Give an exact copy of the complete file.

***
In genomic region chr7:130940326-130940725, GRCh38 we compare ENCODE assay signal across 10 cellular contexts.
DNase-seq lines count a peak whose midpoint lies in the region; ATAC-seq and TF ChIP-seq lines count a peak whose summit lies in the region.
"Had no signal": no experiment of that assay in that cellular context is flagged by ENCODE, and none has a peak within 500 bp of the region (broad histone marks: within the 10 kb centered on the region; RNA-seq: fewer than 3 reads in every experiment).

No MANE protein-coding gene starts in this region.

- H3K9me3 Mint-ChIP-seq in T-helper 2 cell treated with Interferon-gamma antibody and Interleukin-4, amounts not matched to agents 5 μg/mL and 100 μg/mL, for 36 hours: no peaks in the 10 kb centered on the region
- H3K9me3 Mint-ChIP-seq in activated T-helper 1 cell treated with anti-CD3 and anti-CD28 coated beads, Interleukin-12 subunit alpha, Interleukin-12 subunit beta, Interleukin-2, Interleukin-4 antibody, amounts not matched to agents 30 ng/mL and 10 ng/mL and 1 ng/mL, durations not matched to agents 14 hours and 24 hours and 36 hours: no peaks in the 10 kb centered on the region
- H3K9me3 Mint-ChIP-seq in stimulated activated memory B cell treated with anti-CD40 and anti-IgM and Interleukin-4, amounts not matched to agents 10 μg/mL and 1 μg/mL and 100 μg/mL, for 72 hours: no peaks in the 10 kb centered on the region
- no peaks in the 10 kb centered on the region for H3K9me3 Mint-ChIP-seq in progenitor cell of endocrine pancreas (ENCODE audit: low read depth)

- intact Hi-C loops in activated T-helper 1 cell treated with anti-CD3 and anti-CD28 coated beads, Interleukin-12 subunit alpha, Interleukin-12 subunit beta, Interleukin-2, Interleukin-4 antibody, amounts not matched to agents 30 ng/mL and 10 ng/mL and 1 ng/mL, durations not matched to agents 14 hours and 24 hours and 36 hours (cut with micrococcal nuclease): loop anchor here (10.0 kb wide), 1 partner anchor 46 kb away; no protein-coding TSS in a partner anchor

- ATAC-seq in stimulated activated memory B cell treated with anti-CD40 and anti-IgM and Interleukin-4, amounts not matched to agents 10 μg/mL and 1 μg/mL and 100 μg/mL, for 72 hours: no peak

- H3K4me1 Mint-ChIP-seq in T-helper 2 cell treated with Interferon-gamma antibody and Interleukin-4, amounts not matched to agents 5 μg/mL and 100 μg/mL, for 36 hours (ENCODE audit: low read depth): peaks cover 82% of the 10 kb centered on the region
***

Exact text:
In genomic region chr7:130940326-130940725, GRCh38 we compare ENCODE assay signal across 10 cellular contexts.
DNase-seq lines count a peak whose midpoint lies in the region; ATAC-seq and TF ChIP-seq lines count a peak whose summit lies in the region.
"Had no signal": no experiment of that assay in that cellular context is flagged by ENCODE, and none has a peak within 500 bp of the region (broad histone marks: within the 10 kb centered on the region; RNA-seq: fewer than 3 reads in every experiment).

No MANE protein-coding gene starts in this region.

- H3K9me3 Mint-ChIP-seq in T-helper 2 cell treated with Interferon-gamma antibody and Interleukin-4, amounts not matched to agents 5 μg/mL and 100 μg/mL, for 36 hours: no peaks in the 10 kb centered on the region
- H3K9me3 Mint-ChIP-seq in activated T-helper 1 cell treated with anti-CD3 and anti-CD28 coated beads, Interleukin-12 subunit alpha, Interleukin-12 subunit beta, Interleukin-2, Interleukin-4 antibody, amounts not matched to agents 30 ng/mL and 10 ng/mL and 1 ng/mL, durations not matched to agents 14 hours and 24 hours and 36 hours: no peaks in the 10 kb centered on the region
- H3K9me3 Mint-ChIP-seq in stimulated activated memory B cell treated with anti-CD40 and anti-IgM and Interleukin-4, amounts not matched to agents 10 μg/mL and 1 μg/mL and 100 μg/mL, for 72 hours: no peaks in the 10 kb centered on the region
- no peaks in the 10 kb centered on the region for H3K9me3 Mint-ChIP-seq in progenitor cell of endocrine pancreas (ENCODE audit: low read depth)

- intact Hi-C loops in activated T-helper 1 cell treated with anti-CD3 and anti-CD28 coated beads, Interleukin-12 subunit alpha, Interleukin-12 subunit beta, Interleukin-2, Interleukin-4 antibody, amounts not matched to agents 30 ng/mL and 10 ng/mL and 1 ng/mL, durations not matched to agents 14 hours and 24 hours and 36 hours (cut with micrococcal nuclease): loop anchor here (10.0 kb wide), 1 partner anchor 46 kb away; no protein-coding TSS in a partner anchor

- ATAC-seq in stimulated activated memory B cell treated with anti-CD40 and anti-IgM and Interleukin-4, amounts not matched to agents 10 μg/mL and 1 μg/mL and 100 μg/mL, for 72 hours: no peak

- H3K4me1 Mint-ChIP-seq in T-helper 2 cell treated with Interferon-gamma antibody and Interleukin-4, amounts not matched to agents 5 μg/mL and 100 μg/mL, for 36 hours (ENCODE audit: low read depth): peaks cover 82% of the 10 kb centered on the region